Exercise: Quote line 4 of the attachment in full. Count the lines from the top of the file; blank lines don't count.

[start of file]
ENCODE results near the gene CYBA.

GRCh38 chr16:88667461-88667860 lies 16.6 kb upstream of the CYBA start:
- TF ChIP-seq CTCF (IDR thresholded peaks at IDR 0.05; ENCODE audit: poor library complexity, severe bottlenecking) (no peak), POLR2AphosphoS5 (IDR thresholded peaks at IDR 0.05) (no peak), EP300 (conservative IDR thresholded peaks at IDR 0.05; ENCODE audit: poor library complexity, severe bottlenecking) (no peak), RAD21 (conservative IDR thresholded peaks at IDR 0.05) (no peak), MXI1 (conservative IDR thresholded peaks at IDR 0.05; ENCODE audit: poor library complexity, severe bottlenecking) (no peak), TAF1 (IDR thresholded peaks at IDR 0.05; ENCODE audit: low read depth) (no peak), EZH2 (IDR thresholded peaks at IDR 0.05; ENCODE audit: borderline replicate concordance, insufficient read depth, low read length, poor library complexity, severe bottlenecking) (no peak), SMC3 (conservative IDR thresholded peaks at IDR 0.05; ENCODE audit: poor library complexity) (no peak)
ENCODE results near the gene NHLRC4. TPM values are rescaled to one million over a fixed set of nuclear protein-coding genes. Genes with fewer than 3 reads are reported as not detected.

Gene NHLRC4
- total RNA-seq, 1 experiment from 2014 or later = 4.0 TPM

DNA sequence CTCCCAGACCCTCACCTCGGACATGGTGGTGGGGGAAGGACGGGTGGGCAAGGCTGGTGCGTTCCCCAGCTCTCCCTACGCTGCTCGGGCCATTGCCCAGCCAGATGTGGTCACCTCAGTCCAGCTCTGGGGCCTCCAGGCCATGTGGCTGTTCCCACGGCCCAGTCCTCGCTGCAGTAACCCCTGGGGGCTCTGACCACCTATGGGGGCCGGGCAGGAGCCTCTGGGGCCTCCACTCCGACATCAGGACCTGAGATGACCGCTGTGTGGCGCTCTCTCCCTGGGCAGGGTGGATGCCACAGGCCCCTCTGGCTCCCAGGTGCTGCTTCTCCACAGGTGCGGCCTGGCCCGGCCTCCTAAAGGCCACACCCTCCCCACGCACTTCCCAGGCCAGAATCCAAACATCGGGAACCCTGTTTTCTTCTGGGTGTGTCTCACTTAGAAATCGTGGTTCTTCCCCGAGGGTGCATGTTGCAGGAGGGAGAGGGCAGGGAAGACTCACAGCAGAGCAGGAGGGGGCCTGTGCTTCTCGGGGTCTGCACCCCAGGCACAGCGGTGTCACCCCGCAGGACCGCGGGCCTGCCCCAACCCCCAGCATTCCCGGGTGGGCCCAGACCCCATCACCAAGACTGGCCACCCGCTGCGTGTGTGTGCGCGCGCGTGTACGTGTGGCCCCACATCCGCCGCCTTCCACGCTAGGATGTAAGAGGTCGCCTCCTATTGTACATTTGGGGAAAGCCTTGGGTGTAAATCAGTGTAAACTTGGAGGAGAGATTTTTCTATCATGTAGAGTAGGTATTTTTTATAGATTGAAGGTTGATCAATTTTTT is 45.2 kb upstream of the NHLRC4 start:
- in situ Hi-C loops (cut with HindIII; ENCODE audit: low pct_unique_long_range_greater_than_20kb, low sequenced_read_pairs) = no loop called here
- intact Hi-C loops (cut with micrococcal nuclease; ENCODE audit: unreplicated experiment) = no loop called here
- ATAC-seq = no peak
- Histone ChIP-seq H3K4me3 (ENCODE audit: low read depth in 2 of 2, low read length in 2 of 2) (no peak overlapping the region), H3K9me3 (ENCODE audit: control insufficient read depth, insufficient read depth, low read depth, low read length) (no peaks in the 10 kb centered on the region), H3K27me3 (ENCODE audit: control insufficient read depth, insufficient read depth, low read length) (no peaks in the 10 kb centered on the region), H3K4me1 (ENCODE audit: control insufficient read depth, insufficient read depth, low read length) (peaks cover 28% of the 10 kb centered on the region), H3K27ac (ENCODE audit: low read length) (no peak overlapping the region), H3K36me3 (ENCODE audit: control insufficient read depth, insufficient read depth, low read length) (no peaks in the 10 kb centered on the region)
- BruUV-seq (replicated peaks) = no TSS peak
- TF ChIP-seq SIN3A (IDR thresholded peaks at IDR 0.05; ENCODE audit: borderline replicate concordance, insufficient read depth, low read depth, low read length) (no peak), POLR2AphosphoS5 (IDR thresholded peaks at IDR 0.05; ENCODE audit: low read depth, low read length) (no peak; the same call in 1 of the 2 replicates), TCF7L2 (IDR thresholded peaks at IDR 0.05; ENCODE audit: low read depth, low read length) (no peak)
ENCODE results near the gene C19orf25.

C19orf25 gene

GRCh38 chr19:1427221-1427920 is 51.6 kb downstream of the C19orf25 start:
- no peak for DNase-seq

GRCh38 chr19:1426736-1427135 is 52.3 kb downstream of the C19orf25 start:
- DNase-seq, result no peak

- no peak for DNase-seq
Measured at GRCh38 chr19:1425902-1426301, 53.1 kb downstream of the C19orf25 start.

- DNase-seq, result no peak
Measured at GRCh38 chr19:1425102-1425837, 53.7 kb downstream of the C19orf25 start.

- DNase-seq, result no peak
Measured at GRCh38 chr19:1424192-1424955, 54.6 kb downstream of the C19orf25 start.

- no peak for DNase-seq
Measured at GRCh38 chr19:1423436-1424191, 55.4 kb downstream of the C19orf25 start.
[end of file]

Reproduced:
ENCODE results near the gene NHLRC4. TPM values are rescaled to one million over a fixed set of nuclear protein-coding genes. Genes with fewer than 3 reads are reported as not detected.